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Soma is a clear departure from the old "passive EQ:s are for general shaping only" paradigm. It is the only commercially available passive EQ with real Q adjustment, which makes it more usable and accurate than other products which use only a resistor based Q adjustment which affects boost/cut amount and does not offer a wide range.
It is not surprising that this type of ”real Q adjustment” passive EQs have not existed before Knif Soma. When passive circuits reigned the EQ world there was no feasible technology available for the rather complex requirements. And when engineers started to require more control, active circuits were already there and thus passive designs were abandoned until it was realized that they offer superb sonic results. It was taken for granted that they have their limitations and were used accordingly, until now.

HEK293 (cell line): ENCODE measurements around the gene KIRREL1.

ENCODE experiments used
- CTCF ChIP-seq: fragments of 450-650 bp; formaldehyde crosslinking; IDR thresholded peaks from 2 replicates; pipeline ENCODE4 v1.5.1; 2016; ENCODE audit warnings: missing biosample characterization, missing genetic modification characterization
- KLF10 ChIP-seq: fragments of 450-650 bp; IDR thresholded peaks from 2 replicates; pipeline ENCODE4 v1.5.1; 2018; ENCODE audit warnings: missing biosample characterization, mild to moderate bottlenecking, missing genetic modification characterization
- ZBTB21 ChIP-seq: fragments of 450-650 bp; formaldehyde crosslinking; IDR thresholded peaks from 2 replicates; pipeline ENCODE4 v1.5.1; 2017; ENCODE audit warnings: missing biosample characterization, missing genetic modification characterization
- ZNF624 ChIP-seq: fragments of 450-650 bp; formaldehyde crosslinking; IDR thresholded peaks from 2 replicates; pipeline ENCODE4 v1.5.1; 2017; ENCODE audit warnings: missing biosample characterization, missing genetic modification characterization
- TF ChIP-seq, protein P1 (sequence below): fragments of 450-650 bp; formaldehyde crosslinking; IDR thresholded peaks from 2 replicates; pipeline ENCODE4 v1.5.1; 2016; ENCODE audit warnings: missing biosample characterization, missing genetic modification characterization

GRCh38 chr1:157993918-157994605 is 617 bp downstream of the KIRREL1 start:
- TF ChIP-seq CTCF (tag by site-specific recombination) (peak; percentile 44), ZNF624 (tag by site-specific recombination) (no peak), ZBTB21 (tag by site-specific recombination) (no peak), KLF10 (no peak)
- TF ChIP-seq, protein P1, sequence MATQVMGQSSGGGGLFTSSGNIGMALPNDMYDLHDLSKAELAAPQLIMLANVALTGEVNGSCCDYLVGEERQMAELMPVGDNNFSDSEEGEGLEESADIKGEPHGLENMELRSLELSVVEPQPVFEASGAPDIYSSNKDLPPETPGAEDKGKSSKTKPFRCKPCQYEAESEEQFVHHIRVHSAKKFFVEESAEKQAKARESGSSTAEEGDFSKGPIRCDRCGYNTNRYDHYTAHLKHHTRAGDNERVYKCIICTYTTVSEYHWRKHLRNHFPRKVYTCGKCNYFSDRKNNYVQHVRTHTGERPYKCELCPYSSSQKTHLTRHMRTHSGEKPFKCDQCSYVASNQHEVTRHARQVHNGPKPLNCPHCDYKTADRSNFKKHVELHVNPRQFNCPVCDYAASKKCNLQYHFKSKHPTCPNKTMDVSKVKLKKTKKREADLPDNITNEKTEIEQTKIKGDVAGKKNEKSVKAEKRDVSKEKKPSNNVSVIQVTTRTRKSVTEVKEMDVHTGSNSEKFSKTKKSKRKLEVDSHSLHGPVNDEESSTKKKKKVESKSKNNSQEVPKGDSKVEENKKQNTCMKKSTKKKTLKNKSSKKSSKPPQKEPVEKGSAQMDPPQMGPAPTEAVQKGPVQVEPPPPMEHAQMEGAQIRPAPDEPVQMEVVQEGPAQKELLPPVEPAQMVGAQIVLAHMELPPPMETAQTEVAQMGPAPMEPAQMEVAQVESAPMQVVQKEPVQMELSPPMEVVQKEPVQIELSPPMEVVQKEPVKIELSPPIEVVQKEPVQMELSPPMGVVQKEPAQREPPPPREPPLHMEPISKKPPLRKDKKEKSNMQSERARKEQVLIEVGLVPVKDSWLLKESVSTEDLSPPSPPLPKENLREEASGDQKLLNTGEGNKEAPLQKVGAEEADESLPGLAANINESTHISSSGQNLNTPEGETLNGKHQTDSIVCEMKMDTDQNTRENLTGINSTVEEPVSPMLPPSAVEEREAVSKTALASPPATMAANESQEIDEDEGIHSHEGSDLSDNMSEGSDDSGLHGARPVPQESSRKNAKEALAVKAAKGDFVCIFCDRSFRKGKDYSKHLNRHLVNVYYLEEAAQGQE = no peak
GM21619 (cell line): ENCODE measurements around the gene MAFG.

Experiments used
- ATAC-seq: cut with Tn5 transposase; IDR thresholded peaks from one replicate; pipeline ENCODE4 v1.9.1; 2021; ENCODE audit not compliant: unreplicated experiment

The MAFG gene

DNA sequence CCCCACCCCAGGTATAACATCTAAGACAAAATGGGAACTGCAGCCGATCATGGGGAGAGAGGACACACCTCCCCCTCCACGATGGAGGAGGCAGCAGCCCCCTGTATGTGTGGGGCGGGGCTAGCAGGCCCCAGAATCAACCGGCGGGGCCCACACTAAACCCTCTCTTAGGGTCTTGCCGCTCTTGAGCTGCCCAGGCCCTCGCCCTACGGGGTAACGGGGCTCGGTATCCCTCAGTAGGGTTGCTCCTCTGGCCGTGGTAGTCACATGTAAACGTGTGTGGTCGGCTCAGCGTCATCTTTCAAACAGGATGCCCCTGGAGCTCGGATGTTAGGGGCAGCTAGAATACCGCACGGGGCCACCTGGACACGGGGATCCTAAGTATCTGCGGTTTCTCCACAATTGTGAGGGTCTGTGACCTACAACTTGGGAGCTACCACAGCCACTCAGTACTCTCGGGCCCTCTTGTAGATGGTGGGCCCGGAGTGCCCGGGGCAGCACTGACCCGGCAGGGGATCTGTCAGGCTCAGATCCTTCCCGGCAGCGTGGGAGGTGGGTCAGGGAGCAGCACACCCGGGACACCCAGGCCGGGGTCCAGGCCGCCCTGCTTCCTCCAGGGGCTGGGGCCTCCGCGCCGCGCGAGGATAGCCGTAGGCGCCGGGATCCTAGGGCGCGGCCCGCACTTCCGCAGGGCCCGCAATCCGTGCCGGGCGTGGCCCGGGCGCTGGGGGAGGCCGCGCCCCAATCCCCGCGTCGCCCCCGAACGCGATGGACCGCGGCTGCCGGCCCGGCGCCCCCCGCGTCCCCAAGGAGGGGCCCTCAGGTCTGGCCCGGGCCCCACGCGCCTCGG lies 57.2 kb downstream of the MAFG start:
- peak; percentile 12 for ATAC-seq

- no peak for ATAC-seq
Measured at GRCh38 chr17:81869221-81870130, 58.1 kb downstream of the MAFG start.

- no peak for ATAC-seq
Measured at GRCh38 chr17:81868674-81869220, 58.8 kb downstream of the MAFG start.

Well implemented real Q adjustment in passive EQs requires logic circuits and a lot of subminiature relays (around 140 pieces in Soma). Signal path in Soma is short, because frequency and Q adjustment (switching different capacitors and inductances) is executed locally and signal is taken to the front panel for gain control only.
Because reliability and long time ease of repair is important, there are no programmable IC:s or microcontrollers. Only basic CMOS logic (in IC sockets) is used. Relays are rated for 100 million operations and thus it is likely that not a single one will ever break. Replacing logic circuits does not require soldering (if they actually break some day).